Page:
Skin Conductance Response to the Pain of Others Predicts Later Costly Helping

Abstract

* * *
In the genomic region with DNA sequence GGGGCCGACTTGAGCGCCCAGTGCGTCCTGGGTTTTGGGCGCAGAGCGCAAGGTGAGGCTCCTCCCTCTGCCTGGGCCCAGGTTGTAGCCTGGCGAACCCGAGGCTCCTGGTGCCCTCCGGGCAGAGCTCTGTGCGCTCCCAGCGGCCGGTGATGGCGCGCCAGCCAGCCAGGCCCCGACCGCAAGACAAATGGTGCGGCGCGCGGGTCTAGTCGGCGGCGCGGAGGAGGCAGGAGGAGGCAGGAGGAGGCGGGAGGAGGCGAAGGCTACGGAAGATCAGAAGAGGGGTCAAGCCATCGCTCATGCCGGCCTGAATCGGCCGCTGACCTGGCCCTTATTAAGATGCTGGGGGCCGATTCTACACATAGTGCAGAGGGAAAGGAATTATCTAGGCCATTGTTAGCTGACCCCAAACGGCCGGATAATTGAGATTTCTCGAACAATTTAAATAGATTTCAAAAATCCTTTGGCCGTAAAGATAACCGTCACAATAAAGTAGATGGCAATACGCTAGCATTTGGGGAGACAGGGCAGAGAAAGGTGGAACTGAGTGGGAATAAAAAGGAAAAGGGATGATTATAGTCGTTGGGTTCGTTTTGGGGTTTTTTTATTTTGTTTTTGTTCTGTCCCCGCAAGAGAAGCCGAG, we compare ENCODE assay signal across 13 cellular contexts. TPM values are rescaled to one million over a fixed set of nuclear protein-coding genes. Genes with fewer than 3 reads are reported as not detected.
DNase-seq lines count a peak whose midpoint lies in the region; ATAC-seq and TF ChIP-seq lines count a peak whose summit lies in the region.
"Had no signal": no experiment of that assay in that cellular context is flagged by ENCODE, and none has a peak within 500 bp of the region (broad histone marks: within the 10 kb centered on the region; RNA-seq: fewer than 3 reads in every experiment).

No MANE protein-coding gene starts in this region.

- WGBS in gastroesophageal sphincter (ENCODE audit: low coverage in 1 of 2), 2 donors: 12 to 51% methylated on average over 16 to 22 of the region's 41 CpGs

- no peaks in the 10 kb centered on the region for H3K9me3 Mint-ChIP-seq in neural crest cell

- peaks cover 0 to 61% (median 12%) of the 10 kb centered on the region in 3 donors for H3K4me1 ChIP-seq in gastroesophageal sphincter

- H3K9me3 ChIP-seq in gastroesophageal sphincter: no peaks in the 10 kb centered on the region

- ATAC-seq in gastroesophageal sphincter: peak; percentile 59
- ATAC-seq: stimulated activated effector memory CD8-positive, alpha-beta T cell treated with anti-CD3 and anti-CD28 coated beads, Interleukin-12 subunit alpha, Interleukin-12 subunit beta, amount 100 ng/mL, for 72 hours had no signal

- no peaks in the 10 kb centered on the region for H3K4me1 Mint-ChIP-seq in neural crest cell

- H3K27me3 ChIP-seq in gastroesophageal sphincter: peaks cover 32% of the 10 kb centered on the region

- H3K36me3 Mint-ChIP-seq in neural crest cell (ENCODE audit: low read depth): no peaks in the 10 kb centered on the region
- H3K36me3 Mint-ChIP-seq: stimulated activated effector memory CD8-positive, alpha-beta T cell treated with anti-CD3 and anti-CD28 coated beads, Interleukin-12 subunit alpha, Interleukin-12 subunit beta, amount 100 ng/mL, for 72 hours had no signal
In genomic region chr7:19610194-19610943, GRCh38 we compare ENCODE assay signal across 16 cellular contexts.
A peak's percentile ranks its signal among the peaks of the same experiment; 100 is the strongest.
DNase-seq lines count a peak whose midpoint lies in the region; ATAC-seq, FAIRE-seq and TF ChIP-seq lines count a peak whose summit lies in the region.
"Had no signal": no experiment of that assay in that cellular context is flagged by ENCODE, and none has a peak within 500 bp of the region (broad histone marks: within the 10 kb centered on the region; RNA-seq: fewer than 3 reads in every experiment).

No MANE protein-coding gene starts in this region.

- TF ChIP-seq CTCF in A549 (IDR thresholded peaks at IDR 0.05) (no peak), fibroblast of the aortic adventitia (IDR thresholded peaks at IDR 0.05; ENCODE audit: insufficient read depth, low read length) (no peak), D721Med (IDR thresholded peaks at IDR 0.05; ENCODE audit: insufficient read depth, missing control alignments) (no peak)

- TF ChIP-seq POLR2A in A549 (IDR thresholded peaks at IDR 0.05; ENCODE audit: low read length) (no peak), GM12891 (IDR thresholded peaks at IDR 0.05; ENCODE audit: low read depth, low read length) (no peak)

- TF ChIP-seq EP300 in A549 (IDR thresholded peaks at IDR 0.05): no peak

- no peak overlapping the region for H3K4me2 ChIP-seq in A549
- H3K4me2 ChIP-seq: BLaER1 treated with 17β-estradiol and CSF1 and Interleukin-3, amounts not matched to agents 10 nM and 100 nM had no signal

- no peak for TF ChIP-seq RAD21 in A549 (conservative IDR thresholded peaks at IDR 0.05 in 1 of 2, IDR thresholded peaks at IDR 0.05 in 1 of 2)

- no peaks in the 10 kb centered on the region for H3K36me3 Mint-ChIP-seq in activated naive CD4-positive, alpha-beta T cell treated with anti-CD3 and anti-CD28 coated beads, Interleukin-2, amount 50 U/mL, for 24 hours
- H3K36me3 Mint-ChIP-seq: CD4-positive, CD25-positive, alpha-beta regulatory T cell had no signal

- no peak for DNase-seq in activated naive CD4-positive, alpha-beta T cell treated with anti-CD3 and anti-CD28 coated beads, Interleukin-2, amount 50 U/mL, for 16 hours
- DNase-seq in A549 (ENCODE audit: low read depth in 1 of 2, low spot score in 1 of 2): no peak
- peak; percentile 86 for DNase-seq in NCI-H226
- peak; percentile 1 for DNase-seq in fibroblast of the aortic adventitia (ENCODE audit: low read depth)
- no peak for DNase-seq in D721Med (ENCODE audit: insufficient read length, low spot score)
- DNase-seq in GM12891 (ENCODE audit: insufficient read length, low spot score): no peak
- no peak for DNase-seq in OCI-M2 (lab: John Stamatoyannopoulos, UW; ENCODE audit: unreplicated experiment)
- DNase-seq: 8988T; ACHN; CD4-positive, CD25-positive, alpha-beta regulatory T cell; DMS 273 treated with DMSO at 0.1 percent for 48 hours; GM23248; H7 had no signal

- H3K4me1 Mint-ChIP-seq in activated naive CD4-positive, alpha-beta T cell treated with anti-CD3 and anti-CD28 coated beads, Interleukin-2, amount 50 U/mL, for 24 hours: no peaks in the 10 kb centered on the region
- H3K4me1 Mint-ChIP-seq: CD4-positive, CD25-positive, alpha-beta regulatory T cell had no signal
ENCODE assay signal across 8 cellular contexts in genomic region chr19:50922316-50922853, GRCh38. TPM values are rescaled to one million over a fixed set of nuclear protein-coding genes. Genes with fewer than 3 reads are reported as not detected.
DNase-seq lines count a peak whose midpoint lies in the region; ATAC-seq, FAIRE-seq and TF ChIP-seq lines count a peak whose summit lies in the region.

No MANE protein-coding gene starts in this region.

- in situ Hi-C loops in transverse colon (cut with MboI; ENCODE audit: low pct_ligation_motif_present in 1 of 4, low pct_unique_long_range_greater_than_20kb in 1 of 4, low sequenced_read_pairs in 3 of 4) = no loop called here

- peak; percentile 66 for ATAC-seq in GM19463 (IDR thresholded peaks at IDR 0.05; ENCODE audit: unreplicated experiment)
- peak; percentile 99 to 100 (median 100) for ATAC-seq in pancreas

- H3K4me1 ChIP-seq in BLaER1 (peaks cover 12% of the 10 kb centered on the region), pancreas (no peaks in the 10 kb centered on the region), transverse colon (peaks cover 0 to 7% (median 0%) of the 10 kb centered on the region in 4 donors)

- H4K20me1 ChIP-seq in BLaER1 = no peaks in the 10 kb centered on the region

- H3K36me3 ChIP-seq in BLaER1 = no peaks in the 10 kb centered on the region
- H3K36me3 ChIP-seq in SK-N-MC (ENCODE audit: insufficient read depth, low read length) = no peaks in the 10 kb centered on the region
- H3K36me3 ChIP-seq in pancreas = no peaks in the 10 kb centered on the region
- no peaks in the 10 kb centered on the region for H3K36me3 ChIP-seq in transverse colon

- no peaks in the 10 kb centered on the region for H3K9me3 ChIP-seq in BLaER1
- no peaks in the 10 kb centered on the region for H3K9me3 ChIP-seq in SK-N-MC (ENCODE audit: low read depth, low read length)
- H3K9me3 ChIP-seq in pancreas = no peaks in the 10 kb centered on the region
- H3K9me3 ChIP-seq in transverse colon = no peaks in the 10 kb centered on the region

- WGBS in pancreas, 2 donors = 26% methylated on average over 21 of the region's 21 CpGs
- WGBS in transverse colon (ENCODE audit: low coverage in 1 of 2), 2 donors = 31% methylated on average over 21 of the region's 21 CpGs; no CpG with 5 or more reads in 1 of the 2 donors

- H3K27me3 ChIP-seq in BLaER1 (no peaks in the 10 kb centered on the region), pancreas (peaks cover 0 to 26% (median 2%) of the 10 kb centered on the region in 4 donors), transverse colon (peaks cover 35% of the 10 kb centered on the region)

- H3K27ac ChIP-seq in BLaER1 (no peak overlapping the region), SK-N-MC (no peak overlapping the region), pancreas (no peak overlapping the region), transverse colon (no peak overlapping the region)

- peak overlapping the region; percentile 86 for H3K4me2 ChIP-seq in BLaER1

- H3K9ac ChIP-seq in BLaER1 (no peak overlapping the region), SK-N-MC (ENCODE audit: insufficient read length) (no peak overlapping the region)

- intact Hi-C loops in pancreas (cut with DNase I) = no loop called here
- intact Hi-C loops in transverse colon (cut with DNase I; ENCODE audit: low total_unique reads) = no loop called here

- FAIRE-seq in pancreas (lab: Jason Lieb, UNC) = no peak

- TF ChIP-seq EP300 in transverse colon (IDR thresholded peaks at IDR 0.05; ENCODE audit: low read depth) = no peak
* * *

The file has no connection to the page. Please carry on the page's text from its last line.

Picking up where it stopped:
People show autonomic responses when they empathize with the suffering of another person. However, little is known about how these autonomic changes are related to prosocial behavior. We measured skin conductance responses (SCRs) and affect ratings in participants while either receiving painful stimulation themselves, or observing pain being inflicted on another person. In a later session, they could prevent the infliction of pain in the other by choosing to endure pain themselves. Our results show that the strength of empathy-related vicarious skin conductance responses predicts later costly helping. Moreover, the higher the match between SCR magnitudes during the observation of pain in others and SCR magnitude during self pain, the more likely a person is to engage in costly helping. We conclude that prosocial motivation is fostered by the strength of the vicarious autonomic response as well as its match with first-hand autonomic experience.